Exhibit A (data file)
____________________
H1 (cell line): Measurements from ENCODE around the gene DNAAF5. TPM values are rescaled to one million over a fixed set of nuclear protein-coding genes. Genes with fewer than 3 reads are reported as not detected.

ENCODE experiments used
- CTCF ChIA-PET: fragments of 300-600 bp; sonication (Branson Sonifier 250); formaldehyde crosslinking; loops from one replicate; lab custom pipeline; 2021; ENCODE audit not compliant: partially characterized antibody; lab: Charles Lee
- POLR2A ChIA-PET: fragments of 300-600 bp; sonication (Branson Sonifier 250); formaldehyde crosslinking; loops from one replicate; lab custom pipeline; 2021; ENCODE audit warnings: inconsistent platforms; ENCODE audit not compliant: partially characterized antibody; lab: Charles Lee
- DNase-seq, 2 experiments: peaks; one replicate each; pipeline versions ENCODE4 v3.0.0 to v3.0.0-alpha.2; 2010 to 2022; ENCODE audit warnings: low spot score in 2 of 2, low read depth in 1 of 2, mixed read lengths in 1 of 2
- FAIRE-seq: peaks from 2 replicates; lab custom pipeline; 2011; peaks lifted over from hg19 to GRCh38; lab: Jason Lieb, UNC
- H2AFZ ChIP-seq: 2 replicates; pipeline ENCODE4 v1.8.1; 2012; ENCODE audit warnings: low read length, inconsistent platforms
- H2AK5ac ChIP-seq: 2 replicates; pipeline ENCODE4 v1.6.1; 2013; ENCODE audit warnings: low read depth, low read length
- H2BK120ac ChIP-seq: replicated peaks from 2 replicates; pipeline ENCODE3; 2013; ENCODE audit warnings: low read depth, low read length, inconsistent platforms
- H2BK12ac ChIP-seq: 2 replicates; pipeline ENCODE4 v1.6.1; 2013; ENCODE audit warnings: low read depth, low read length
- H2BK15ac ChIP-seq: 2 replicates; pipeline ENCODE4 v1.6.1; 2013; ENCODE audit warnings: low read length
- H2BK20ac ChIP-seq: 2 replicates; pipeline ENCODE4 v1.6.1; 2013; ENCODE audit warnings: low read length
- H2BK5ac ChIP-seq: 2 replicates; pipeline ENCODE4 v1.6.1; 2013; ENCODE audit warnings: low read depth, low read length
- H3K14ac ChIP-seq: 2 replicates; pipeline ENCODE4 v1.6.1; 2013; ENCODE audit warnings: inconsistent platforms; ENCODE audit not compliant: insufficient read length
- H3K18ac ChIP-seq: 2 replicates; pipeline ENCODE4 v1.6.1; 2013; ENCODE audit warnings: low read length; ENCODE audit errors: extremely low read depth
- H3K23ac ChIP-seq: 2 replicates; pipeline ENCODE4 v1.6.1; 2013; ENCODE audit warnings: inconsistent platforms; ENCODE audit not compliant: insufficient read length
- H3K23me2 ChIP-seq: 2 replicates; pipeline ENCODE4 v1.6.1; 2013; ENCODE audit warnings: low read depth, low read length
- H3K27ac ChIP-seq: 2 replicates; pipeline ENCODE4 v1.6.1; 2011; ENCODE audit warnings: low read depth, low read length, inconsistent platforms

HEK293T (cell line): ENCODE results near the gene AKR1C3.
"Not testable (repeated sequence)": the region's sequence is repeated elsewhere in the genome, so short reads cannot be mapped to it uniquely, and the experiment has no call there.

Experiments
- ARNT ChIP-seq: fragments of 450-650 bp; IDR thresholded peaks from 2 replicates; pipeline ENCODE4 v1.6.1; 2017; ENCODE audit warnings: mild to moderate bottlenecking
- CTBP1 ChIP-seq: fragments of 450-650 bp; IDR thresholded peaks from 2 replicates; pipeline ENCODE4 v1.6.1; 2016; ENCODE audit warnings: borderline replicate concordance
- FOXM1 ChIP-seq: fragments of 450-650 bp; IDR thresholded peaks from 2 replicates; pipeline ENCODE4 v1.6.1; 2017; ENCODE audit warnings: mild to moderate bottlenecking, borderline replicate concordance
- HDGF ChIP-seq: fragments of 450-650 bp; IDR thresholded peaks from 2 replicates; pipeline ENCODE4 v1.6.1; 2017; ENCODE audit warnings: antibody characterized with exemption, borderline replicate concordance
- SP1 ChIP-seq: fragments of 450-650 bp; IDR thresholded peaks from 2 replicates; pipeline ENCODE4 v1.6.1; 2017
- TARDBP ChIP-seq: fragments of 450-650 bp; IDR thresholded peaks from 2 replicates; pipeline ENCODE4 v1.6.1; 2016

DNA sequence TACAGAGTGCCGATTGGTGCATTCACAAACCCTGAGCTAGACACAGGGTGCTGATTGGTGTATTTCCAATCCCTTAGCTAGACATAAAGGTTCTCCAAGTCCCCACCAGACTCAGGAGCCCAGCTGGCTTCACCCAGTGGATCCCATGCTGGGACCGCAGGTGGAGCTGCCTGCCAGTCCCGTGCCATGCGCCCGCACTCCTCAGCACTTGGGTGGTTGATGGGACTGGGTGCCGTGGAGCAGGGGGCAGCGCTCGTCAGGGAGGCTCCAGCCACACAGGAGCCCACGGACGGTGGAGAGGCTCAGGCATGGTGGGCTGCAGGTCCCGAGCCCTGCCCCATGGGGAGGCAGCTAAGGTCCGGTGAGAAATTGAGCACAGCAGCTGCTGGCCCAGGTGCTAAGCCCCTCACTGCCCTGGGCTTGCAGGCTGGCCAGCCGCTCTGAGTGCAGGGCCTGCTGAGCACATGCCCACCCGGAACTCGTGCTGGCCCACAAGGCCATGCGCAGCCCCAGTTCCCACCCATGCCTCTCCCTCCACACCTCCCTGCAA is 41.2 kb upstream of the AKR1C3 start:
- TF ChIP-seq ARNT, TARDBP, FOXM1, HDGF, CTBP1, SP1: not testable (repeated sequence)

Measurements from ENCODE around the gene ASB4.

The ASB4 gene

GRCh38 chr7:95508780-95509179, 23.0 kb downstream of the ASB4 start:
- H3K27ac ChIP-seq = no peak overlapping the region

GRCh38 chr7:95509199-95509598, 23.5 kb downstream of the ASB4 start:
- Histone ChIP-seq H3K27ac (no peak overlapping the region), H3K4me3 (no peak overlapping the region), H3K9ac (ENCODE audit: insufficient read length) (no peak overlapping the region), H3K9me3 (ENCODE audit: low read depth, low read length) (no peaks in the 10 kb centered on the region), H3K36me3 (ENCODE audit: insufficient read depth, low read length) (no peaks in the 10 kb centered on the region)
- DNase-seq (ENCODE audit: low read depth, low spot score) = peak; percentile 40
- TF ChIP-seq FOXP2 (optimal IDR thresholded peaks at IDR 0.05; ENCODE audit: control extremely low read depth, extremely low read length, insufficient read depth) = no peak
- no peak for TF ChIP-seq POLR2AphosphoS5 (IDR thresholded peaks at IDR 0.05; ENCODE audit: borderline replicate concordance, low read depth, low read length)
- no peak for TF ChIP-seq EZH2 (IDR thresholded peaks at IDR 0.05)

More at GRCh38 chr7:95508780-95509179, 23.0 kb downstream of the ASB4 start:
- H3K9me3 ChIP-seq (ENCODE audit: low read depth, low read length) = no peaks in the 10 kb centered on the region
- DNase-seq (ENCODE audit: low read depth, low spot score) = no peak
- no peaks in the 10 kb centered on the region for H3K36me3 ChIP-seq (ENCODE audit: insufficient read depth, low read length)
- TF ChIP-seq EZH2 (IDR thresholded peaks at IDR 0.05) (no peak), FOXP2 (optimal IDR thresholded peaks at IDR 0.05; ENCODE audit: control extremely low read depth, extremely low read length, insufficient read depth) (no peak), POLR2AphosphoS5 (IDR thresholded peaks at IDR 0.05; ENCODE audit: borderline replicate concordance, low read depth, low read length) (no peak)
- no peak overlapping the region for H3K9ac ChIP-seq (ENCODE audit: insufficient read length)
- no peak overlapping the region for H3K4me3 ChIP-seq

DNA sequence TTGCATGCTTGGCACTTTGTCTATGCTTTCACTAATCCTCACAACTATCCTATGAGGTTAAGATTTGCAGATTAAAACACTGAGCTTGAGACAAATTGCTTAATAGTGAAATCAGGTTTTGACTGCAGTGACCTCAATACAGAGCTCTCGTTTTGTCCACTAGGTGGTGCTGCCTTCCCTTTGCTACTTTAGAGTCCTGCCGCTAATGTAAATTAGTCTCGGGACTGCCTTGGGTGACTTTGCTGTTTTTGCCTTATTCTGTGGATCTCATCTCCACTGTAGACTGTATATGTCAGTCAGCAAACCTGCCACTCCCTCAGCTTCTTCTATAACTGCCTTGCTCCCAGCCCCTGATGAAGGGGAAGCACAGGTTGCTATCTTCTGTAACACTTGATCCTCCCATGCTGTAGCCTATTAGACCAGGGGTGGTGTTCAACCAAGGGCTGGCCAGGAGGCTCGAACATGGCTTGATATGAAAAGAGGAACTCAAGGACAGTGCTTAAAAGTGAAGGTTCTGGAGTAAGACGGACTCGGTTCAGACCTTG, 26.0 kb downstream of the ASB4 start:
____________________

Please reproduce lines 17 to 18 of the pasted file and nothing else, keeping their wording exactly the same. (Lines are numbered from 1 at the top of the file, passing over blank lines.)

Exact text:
- H3K23me2 ChIP-seq: 2 replicates; pipeline ENCODE4 v1.6.1; 2013; ENCODE audit warnings: low read depth, low read length
- H3K27ac ChIP-seq: 2 replicates; pipeline ENCODE4 v1.6.1; 2011; ENCODE audit warnings: low read depth, low read length, inconsistent platforms